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Wednesday, April 23, 2014

Random testing vs. fasting for cholesterol tests

I got a call this afternoon. It was the nurse at my family doctor's office. She told me my doctor wanted me to have some blood work done and soon. No need to fast, I was told, just get to the lab for some cholesterol tests and others. I went immediately.

In the past, I've puzzled over the fasting instructions that have always been part of having these tests. Would there be any to be gained in having test numbers reflective of cholesterol levels occurring after a meal rather than after 8 to 12 hours of fasting? Once I mistakenly had a little coffee before going to the lab. The lab staff insisted I put the test off for a day. Just how damaging can a few sips of coffee be to one's numbers, I wondered.

Today at the lab, I asked a technician about the change from fasting to random testing. She told me she could see advantages and disadvantages in both. She thought it best not to adhere to either approach in all situations. She herself has cholesterol problems she confessed. In her case, it was genetically caused. For her, she knew it was best to have both fasting and random testing done.

I googled the question and learned:

If nonfasting lipid profiles for cardiovascular risk prediction were used, it would simplify clinical care for patients worldwide. Because only minimal, and clinically unimportant, changes in levels of lipids, lipoproteins, and apolipoproteins have been noted in response to normal food intake in the general population and because nonfasting levels predict cardiovascular events, fasting may not be necessary before determining lipid profiles for predicting cardiovascular risk.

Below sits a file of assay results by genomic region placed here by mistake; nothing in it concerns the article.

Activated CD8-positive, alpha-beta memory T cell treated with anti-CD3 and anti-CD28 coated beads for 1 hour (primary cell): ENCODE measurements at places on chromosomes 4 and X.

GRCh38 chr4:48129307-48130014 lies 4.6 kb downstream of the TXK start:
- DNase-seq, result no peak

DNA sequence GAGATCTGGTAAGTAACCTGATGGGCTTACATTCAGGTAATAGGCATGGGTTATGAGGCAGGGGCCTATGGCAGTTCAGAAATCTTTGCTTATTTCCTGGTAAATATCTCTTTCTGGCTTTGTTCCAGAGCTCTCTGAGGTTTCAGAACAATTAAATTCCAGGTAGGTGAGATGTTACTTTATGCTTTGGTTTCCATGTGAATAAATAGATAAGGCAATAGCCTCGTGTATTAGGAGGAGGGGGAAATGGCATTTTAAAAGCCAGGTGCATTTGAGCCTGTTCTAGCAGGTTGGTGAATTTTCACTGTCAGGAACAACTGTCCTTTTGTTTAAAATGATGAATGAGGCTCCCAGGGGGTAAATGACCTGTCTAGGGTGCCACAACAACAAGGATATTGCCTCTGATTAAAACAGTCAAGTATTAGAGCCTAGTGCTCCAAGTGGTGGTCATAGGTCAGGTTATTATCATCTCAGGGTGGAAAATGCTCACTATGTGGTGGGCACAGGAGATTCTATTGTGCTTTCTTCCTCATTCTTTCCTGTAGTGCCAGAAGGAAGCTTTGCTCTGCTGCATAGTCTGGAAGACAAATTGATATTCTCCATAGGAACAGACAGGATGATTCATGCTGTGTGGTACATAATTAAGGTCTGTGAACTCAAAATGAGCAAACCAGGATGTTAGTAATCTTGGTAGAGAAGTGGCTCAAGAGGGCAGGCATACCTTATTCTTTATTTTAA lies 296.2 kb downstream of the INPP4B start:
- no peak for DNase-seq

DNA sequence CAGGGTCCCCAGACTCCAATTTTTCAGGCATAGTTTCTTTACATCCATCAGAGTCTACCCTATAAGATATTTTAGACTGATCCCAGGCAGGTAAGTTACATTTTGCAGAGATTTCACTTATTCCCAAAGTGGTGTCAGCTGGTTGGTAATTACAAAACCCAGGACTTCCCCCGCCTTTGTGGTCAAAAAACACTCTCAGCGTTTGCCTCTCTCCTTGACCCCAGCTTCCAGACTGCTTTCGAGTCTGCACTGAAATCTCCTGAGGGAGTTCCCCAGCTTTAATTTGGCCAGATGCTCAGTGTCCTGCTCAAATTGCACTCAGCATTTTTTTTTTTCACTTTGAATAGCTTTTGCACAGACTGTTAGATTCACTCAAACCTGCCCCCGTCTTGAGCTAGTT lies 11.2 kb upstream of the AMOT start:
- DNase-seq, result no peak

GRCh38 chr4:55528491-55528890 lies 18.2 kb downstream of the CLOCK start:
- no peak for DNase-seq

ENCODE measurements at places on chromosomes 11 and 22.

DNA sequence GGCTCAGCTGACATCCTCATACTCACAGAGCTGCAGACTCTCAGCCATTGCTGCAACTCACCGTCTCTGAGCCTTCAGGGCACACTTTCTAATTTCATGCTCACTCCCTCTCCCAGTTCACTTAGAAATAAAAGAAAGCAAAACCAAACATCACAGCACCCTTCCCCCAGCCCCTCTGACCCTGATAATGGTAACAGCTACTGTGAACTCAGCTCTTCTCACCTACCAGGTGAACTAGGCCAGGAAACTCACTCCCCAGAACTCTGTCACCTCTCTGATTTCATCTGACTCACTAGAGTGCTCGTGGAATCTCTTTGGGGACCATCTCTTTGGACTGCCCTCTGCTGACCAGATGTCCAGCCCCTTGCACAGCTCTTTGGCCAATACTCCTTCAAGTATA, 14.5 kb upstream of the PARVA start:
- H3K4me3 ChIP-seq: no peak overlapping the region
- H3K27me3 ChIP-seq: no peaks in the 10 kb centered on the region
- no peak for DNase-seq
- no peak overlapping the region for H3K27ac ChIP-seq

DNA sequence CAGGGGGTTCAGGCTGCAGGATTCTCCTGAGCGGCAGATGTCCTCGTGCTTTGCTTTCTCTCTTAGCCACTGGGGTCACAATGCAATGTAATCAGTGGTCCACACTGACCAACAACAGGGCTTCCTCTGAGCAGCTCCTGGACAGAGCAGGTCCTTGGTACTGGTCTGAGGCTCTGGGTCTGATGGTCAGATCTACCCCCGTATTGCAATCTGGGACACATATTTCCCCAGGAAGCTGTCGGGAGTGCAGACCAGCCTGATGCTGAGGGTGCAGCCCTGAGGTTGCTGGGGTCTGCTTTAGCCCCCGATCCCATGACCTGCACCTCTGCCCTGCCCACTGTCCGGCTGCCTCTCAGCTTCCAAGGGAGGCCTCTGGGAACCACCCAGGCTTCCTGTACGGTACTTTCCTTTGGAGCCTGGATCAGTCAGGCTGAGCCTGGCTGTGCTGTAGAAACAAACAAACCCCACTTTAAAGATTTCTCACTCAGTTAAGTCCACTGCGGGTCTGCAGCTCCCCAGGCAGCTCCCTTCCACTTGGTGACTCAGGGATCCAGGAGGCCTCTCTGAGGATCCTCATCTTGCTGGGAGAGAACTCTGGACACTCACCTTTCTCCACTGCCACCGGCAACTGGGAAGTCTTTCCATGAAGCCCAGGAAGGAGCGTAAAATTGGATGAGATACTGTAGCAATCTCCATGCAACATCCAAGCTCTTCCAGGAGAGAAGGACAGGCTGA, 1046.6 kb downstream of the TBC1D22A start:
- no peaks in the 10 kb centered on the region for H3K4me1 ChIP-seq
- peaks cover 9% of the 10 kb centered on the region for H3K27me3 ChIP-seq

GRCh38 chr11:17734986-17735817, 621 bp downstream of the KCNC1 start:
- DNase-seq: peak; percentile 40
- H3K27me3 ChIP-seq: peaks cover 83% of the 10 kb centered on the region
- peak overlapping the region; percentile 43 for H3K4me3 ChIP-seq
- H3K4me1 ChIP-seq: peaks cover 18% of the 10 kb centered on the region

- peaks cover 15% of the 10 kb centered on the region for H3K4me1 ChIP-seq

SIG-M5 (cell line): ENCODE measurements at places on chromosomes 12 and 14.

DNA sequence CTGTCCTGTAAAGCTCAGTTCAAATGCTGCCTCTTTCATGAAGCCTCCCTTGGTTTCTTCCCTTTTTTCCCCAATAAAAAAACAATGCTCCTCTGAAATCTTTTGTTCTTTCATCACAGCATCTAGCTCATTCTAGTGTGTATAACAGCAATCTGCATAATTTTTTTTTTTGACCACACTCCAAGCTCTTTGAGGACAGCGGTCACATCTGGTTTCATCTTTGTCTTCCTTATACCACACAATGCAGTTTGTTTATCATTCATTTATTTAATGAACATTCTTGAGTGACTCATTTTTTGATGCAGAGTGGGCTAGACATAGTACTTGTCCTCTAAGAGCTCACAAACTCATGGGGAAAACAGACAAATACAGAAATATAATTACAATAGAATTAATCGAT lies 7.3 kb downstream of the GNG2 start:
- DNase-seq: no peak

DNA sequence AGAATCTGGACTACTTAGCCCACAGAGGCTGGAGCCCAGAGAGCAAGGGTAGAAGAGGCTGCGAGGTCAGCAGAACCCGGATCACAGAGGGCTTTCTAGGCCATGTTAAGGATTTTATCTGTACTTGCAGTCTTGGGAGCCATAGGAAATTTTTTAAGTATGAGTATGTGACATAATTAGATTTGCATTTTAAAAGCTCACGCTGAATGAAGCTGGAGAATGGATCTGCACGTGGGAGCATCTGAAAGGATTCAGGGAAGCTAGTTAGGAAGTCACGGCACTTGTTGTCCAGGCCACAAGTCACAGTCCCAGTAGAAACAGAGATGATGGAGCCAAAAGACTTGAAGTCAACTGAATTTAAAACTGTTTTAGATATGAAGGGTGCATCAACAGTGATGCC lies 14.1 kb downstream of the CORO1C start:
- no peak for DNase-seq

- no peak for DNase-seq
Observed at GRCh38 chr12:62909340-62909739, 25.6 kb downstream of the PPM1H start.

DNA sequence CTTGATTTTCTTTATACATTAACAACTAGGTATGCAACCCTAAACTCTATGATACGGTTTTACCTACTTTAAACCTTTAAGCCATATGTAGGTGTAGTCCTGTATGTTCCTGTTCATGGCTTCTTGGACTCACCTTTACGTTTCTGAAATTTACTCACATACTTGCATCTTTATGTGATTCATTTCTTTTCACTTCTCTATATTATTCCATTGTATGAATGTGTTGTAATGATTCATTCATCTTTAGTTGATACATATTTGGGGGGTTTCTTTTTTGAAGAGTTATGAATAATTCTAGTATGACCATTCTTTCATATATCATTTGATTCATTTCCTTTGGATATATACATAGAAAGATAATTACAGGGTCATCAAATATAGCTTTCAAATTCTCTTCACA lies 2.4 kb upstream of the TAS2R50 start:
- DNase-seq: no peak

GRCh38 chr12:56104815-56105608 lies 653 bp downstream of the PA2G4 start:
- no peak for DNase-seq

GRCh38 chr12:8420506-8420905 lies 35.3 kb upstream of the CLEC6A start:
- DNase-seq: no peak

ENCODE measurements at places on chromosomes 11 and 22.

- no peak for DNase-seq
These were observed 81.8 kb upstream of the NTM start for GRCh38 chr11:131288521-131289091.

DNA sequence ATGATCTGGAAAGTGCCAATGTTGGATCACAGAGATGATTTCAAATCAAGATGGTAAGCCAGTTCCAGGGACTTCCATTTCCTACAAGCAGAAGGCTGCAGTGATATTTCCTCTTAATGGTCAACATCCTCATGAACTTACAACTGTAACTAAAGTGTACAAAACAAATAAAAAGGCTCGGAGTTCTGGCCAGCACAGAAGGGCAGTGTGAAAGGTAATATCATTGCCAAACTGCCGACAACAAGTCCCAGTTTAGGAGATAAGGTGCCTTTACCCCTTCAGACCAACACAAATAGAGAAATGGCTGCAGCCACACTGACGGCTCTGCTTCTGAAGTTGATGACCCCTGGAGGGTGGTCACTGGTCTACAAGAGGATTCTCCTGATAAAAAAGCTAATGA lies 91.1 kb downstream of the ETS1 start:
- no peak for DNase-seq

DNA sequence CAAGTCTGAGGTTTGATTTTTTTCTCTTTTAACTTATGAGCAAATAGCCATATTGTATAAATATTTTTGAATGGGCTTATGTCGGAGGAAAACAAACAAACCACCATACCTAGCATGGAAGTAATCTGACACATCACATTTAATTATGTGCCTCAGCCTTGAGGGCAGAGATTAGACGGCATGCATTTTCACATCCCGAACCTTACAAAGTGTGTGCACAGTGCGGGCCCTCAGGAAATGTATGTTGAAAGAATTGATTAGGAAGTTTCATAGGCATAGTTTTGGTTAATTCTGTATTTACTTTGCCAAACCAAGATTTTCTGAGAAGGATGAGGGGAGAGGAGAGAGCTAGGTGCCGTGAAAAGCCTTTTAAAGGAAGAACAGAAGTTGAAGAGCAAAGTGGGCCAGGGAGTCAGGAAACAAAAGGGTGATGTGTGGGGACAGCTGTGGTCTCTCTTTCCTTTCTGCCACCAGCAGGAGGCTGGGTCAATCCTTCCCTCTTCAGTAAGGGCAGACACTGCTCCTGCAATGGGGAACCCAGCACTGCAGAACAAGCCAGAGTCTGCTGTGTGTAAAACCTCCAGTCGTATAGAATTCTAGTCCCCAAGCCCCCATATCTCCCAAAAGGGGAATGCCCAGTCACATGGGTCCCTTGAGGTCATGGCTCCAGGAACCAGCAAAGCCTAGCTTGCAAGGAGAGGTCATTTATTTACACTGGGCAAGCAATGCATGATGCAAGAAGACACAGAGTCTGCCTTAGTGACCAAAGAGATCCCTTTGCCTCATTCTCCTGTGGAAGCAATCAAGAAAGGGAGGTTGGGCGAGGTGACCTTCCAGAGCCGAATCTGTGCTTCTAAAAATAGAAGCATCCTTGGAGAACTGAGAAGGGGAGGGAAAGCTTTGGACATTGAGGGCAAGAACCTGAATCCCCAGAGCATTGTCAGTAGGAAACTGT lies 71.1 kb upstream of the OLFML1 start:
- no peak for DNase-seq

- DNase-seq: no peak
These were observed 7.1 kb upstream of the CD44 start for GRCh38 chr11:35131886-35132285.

For more on this, read: Fasting and Nonfasting Lipid Levels in the American Heart Association publication Circulation.

Personally, I feel more comfortable having my cardiovascular risks calculated from random tests. First, I am not part of the general populace. I have known cardiovascular problems. The average person doesn't have an ICD hidden in their chest and hardwired to their heart. The average person doesn't have a history of relatively frequent TIAs. The average person doesn't have plaque building up in the carotid artery. How the average person's lipid profile changes, or doesn't, after a meal may not be relevant in my case. I'll leave that to my doctors.

My lipid profile, created from years of blood work done in the morning after a night of fasting, has developed some solid numbers. It will be interesting to see what profile modifications will ensue now that my tests are being based on blood work taken randomly.

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